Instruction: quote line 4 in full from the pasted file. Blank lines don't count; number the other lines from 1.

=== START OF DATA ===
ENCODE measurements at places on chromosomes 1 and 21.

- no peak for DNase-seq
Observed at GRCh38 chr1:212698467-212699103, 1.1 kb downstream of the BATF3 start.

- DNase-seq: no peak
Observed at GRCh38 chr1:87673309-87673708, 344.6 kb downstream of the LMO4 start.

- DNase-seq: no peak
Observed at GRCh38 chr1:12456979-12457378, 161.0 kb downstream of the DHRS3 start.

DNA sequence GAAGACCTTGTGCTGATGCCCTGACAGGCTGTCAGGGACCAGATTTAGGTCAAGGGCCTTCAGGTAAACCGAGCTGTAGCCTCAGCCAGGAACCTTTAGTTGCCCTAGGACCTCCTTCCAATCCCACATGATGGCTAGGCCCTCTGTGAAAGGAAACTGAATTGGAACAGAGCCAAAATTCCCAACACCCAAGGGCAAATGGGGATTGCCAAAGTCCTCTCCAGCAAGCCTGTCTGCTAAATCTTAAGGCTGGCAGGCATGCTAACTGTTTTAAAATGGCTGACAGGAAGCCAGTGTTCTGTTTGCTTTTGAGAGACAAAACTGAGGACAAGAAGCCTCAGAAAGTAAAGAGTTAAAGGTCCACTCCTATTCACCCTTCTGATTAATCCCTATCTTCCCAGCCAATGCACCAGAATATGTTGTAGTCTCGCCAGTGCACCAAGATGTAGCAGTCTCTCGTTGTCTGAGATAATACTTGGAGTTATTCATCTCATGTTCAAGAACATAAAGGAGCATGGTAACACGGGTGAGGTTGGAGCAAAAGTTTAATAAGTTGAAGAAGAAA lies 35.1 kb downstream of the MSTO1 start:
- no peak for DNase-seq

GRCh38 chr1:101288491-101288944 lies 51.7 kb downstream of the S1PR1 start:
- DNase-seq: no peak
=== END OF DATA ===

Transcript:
- DNase-seq: no peak